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The database is hosted by Kiel University
and is established by Magda Wieckowska-
Lüth, Wiebke Kirleis and Kay Schmütz,
Institute for Prehistoric and Protohistoric Archaeology.

© Wieckowska-Lüth/Kirleis/Schmütz 2020

HdV-113HdV-113Type: HdV-113

Category: Fungi

Taxonomical identification: Sporormiella-type / Sporormiella sp.

First publication: van Geel, B., Buurman, J., Brinkkemper, O., Schelvis, J., Aptroot, A,. van Reenen, G. and Hakbijl, T. (2003) Environmental reconstruction of a Roman Period settlement site in Uitgeest (The Netherlands), with special reference to coprophilous fungi. Journal of Archaeological Science 30, 873–883

Other publication/s:
Ahmed, S.I. and Cain, R.F. (1972) Revision of the genera Sporormia and Sporormiella, Canadian Journal of Botany 50, 419–477
Burney, D.A., Robinson, G.S. and Pigot Burney, L. (2003) Sporormiella and the late Holocene extinctions in Madagascar. Proceedings of the National Academy of Sciences 100, 10800–10805
Comandini, O. and Rinaldi, A. (2004) Tracing megafaunal extinctions with dung fungal spores. Mycologist 18, 140–142
van Geel, B. and Aptroot, A. (2006) Fossil ascomycetes in Quaternary deposits. Nova Hedwigia 82, 313–329
van Geel, B., Zazula, G.D. and Schweger, C.E. (2007) Spores of coprophilous fungi from under the Dawson tephra (25,300 14C years BP), Yukon Territory, northwestern Canada. Palaeogeography Palaeoclimatology Palaeoecology 22, 337–344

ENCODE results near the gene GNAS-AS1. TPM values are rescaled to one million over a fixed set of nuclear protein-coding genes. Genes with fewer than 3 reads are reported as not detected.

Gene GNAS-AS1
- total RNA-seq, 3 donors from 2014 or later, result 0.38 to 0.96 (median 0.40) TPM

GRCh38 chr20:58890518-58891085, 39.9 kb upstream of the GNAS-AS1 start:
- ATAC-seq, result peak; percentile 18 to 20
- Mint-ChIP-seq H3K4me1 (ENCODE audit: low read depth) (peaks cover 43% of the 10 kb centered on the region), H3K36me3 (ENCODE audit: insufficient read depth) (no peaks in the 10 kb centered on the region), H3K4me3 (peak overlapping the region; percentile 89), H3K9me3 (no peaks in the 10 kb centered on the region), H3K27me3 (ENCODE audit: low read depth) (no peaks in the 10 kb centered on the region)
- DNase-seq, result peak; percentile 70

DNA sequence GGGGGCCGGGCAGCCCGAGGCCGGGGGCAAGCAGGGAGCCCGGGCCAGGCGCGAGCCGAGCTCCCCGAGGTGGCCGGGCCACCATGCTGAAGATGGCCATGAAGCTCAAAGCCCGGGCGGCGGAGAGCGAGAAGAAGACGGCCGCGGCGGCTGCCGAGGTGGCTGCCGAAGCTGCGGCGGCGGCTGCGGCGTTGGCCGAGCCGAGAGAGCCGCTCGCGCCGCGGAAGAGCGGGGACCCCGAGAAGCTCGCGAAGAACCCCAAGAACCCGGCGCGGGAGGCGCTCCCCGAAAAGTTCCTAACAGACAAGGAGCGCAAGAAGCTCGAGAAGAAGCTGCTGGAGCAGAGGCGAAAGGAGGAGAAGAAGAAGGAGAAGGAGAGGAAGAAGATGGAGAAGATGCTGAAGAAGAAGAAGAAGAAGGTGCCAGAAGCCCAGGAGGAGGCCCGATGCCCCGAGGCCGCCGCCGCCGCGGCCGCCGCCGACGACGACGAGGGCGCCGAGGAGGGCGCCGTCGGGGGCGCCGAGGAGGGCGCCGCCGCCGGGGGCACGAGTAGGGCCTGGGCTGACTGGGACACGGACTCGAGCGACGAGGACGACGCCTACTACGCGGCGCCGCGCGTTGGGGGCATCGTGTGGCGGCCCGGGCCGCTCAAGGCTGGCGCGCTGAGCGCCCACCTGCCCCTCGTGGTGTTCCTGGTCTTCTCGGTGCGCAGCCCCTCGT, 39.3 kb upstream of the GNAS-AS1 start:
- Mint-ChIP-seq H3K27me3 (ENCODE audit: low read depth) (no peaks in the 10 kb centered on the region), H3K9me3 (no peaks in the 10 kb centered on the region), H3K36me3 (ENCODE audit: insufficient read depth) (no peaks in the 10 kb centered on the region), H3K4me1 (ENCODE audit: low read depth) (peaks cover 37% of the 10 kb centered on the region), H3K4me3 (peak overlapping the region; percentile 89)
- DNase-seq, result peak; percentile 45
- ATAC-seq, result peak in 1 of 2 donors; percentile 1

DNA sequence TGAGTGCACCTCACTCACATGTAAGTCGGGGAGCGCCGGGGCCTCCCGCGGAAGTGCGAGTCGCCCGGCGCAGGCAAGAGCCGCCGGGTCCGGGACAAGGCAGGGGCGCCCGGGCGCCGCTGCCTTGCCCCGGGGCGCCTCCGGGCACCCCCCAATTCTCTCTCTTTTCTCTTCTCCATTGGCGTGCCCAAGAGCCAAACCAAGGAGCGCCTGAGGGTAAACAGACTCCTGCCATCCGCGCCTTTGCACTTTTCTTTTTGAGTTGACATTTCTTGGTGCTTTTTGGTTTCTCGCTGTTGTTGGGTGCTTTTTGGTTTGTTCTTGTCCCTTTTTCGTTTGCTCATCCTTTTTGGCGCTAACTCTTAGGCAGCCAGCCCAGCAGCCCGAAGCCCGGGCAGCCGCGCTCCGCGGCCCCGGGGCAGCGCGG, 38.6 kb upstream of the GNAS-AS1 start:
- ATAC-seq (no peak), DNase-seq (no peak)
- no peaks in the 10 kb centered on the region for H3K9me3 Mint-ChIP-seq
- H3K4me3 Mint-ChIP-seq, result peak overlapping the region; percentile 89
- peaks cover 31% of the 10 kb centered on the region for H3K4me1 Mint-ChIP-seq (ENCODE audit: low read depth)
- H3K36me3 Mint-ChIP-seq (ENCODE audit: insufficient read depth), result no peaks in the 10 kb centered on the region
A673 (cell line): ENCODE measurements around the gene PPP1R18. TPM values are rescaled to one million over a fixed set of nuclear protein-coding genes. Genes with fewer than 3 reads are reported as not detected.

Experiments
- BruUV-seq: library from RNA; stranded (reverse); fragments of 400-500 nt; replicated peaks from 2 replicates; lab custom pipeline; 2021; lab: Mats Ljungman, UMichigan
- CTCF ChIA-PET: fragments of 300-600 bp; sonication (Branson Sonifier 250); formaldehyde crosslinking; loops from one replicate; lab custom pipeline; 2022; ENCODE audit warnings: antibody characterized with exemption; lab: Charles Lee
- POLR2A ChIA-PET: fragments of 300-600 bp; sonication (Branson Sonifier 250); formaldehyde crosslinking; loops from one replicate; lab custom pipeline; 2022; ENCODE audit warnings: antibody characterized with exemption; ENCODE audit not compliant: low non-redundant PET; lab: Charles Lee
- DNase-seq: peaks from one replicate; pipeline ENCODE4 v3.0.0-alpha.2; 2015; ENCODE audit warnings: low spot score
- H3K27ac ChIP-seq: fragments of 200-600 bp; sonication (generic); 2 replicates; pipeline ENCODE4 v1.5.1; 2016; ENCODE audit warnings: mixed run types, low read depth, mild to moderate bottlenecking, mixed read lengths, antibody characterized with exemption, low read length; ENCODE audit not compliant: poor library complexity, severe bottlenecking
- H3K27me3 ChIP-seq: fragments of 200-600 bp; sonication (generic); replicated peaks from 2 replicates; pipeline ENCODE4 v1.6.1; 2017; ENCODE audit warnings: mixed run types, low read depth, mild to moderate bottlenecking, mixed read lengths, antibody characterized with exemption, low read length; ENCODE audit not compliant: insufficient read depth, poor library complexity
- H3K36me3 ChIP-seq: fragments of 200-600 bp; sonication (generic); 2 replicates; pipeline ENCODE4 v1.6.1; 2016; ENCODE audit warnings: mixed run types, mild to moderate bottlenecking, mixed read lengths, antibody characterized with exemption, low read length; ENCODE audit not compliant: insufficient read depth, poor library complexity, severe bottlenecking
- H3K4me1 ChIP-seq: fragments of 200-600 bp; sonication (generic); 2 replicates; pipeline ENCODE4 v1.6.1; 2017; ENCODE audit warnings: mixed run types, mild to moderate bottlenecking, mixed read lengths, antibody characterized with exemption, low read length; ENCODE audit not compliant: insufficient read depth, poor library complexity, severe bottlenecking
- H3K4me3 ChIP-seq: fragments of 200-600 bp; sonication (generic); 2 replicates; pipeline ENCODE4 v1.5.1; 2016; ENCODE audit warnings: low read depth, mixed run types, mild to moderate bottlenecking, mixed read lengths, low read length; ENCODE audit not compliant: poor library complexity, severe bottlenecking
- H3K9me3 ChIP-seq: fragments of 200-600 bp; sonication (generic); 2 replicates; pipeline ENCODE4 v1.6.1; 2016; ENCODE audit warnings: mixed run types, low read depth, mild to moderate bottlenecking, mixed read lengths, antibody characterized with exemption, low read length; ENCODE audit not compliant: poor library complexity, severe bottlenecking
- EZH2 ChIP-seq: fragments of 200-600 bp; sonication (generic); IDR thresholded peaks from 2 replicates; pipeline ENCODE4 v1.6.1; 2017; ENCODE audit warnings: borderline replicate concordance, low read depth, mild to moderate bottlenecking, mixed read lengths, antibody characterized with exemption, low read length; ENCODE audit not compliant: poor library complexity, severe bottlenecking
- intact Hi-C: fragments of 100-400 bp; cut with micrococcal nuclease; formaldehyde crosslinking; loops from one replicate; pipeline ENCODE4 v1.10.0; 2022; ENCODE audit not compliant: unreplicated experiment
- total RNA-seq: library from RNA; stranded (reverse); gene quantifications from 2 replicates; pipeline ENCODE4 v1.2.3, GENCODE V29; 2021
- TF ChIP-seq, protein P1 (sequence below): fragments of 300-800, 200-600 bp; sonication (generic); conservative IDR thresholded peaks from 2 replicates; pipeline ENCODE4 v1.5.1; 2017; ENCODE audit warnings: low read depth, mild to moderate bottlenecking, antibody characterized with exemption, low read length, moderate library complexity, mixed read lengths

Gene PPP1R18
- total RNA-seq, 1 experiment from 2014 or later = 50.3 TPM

Medeanic, S. and Bagadin Silva, M. (2010) Indicative value of non-pollen palynomorphs (NPPs) and palynofacies for palaeoreconstructions: Holocene Peat, Brazil. International Journal of Coal Geology 84, 248–257
van Geel, B., Gelorini, V., Lyaruu, A., Aptroot, A., Rucina, S., Marchant, R., Sinninghe Damsté, J.S. and Verschuren, D. (2011) Diversity and ecology of tropical African fungal spores from a 25,000-year palaeoenvironmental record in southeastern Kenya. Review of Palaeobotany and Palynology 164, 174–190

Description: Sporormiella species are three- to multi-septate, of variable size, smooth and dark brown; The septa are transverse to oblique, every cell showing an elongated germ slit, extending the entire length of the cell; The ascospores easily split up in separate cells, consequently in the fossil state usually no complete ascospores are found; Species identification of Sporormiella-type is not possible because fruit bodies, asci and complete ascospores are not available (Ahmed and Cain, 1972); The representatives of the related genus Sporormia are without germ slits, but as the descriptions of Ahmed and Cain (1972) are based on non-germinated spores, a slit may appear after germination of Sporormia-spores, and therefore we cannot exclude that also Sporormia is among our fossil spores.

(Sub-) Fossil occurence: Fossil spores are considered to be a reliable proxy for large herbivore populations occurring near the site of recovery (Burney et al., 2003).

Co-occurence: No information

Modern occurence: Both Sporormia and Sporormiella are coprophilous fungi, often associated with the dung of large herbivores (Comandini and Rinaldi, 2004).

Palaeoenvironmental indication: Presence for large herbivore populations occurring near the sample site